The awful truth

“Well, Corinne, your muscle is good and the valves are okay, but you have calcium there.”

“Oh, well, a bit of calcium is not so bad, is it?”

“Well, you have quite a lot of calcium there. You have a score of 524.”

“I had no clue what that meant because I am a surgeon so Brendan explained exactly what it meant.”

“About 75% of women your age have a score of 0.”

“I thought to myself this wasn’t going in a good direction.”

“But you know what, Corinne, the calcium score is not your main problem.”

“With that he magnified the artery and pointed at the layers of thrombus occluding the vessel.”

“That’s your main problem… you have a 70-80% blockage.”

“I could not believe this was happening to me. I was in shock, really. With that, Brendan said 33% of people never get to tell the tale and I was still here. My immediate thoughts went to my 15-year-old daughter, Katherine. I had to be around for her.”

Just one more day

So, Brendon rang Richard Clugston, who advised Corinne to start aspirin immediately and to see him first thing the next morning. However, Brendon’s and Richard’s comprehension of the seriousness of her situation was far greater than Corinne’s.  She tells Richard that she has a full theatre list the next day (a Friday), she is asymptomatic standing, can she possibly see him on Monday?

“My presentation was very unusual and while Richard hesitated, he finally agreed to see me on Monday. I did my list which didn’t finish until 9pm and I was totally shattered (though the patients all did very well).”

When Saturday morning dawned, Corinne was totally overwhelmed by everything that had happened. She needed to have her fasting lipids taken at Pathwest but she was feeling unwell and emotionally shattered.

“I decided to see my GP. I tell my patients how important it is to have a relationship with their GP, so I practised what I preach but not before I did an early ward round to see my patients.”

Corinne got the last appointment at her local clinic on Saturday morning and saw Dr Yvonne Mews, whose late husband was a cardiologist. Sensitive to the danger signs, she rang the cardiologist and Richard ordered Corinne to head down to Hollywood hospital. Pronto!

“I still had no chest pain and it really wasn’t registering with me, but I picked up a few things from home, certain that I would be there only a couple of hours. My husband and I dropped Katherine at a friend’s place, I hadn’t said much to her, and I’m dropped off at the hospital.”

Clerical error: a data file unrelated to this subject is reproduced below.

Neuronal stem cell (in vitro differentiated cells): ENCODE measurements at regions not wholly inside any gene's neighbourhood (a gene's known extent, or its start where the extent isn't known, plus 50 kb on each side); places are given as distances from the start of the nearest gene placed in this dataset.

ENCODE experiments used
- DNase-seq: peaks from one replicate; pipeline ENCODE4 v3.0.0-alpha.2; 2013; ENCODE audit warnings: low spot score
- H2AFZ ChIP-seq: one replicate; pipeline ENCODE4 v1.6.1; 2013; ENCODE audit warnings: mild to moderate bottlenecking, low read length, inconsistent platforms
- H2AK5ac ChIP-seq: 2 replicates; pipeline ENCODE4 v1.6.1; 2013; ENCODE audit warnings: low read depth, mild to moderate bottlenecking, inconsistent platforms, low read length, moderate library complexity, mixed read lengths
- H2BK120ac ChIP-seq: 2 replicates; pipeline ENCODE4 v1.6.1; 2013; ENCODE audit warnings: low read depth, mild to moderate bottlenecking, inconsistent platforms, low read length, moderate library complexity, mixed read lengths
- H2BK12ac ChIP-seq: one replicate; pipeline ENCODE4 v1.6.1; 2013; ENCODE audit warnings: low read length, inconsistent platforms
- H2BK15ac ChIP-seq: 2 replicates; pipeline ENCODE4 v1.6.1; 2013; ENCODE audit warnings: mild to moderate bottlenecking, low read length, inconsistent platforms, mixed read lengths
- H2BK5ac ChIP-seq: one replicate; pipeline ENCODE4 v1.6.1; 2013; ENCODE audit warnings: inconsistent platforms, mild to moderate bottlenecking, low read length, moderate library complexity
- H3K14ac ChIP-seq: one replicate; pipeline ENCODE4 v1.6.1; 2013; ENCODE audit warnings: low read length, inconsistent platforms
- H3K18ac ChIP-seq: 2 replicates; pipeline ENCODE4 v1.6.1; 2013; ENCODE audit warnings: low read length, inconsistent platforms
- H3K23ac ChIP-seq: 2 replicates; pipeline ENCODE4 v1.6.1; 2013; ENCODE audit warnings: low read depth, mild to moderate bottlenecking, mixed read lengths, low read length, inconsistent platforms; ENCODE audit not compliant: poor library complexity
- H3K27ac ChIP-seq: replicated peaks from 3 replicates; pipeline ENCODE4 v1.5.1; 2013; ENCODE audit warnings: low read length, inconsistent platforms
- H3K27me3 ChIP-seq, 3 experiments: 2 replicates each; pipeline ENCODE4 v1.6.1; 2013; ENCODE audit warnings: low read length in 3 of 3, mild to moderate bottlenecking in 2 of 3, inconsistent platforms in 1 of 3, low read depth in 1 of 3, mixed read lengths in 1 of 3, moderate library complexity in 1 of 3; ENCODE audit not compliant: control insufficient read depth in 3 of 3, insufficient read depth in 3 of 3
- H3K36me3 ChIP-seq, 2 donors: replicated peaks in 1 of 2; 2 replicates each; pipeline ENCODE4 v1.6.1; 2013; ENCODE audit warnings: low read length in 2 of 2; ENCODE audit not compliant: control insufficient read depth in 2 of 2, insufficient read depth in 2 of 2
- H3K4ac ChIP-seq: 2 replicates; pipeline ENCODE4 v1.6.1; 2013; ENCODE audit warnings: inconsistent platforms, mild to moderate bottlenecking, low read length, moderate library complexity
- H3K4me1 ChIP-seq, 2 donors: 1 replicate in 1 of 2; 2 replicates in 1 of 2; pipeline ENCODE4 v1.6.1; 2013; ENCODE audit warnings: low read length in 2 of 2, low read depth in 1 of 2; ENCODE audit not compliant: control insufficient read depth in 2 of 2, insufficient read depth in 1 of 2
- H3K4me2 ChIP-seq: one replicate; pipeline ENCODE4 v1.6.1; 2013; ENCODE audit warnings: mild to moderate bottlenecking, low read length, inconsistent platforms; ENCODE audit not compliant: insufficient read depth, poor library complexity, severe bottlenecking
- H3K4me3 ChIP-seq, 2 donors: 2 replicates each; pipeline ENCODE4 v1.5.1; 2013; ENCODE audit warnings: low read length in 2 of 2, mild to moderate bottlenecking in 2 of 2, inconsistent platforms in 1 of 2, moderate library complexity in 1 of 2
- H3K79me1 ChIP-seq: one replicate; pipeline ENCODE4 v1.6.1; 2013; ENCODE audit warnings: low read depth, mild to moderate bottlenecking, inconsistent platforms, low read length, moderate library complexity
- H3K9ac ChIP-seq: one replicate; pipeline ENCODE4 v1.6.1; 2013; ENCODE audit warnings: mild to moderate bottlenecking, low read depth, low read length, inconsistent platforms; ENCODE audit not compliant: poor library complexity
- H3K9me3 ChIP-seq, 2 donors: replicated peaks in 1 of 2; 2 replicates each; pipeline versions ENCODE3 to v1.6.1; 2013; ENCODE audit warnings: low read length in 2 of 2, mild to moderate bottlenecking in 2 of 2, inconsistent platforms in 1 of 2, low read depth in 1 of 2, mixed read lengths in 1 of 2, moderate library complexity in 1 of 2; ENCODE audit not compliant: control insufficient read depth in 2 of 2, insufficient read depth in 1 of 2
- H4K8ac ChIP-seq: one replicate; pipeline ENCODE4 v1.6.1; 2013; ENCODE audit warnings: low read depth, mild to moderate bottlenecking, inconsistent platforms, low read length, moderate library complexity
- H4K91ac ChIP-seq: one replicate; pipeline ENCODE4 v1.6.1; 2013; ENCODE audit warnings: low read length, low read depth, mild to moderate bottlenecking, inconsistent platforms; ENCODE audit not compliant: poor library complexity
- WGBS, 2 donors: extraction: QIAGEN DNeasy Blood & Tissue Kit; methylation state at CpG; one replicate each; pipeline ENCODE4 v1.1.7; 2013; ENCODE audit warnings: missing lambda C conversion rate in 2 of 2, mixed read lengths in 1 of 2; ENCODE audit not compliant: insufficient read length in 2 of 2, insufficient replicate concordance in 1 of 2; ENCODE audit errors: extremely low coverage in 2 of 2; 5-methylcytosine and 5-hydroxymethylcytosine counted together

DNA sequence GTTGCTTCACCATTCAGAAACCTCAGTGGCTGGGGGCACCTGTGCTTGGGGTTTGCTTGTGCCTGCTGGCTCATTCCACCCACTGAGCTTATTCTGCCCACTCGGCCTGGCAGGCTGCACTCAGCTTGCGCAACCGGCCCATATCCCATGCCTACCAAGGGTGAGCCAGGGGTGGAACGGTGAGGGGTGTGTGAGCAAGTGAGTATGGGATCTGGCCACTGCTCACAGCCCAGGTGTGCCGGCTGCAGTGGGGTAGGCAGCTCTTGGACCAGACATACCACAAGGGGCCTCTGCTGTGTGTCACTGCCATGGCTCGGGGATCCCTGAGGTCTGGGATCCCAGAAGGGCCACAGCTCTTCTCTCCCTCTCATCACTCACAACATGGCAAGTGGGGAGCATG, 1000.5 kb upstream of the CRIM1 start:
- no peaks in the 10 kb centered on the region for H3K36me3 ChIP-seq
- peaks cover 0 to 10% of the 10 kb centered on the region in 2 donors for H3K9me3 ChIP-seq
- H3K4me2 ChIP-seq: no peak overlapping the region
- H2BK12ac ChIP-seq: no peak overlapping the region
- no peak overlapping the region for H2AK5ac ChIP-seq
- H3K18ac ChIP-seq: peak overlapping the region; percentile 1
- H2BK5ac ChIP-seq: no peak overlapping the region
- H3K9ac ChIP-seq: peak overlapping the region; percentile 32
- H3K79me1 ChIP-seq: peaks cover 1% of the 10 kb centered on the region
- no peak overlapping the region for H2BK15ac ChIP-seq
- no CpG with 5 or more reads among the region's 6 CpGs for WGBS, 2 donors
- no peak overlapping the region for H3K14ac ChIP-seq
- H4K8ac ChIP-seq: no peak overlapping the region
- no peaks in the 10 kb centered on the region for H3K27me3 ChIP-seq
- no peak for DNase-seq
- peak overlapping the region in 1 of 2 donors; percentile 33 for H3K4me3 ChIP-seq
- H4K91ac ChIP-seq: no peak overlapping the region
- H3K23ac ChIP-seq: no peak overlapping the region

Going with the gut

“When I get into coronary care, I was retelling the story to everyone. My Pathwest results came back and the fasting lipids and troponin were normal and the ECG standing and sitting were fine. Richard was standing at the bottom of the bed shaking his head – the symptoms were unusual but the CT angiogram is so accurate that at the back of his mind, he knew something was wrong.”

“I was wheeled into the angiogram suite and asked if I wanted to watch, which I told them in no uncertain terms I did not. The next thing I knew I was in the ward with a newly acquired stent after the 80% blockage was cleared.”

Six months on, Corinne still pinches herself. How lucky she was; how closed off she was to her own health and mortality; how it had all come to this.

The experience has also introduced her to some newfound concepts. While work and life continue to be busy, Corinne says for the first time in her life her future has parameters; it is tangible. Retirement is something she would like to experience along with the obvious desires to see her daughter finish school and make her way in the world. It has also made her a better doctor, she thinks.

“I understand better now how my patients feel when they are told they have breast cancer. I understand what it’s like contemplating your own death and the utterly overwhelming feeling that engulfs you. I feel well, but mostly I feel grateful and very fortunate.”

“My message would be DON’T IGNORE your own health and be aware that it can happen to you.  I can’t stress enough the importance of getting any new symptoms checked by your GP and getting the tests done as soon as possible”.